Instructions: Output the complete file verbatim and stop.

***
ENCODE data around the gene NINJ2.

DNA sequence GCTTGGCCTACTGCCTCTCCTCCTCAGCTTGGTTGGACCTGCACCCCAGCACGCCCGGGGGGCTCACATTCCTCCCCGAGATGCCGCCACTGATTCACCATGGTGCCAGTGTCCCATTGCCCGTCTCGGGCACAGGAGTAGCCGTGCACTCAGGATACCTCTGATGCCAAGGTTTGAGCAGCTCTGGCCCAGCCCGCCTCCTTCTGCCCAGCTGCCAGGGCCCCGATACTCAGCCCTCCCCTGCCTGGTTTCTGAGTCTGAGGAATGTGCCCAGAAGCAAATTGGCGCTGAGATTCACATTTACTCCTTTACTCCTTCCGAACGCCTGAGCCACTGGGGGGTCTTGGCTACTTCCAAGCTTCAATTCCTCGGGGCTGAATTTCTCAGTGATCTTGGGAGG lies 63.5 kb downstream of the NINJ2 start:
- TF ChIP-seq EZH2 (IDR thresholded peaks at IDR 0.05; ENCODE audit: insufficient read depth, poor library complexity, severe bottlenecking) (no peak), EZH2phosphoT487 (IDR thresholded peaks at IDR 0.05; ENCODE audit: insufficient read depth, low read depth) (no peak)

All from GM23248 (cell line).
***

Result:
ENCODE data around the gene NINJ2.

DNA sequence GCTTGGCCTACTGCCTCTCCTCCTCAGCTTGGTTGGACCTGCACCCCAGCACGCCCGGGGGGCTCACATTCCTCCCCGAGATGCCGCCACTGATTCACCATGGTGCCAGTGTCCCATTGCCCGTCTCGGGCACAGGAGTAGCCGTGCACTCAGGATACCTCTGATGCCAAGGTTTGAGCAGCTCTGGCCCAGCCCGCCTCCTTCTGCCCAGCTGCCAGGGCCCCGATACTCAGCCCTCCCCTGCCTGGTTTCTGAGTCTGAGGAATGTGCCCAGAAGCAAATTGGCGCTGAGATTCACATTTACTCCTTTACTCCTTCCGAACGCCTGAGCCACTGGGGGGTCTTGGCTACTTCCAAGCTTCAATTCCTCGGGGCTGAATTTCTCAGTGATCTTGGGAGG lies 63.5 kb downstream of the NINJ2 start:
- TF ChIP-seq EZH2 (IDR thresholded peaks at IDR 0.05; ENCODE audit: insufficient read depth, poor library complexity, severe bottlenecking) (no peak), EZH2phosphoT487 (IDR thresholded peaks at IDR 0.05; ENCODE audit: insufficient read depth, low read depth) (no peak)

All from GM23248 (cell line).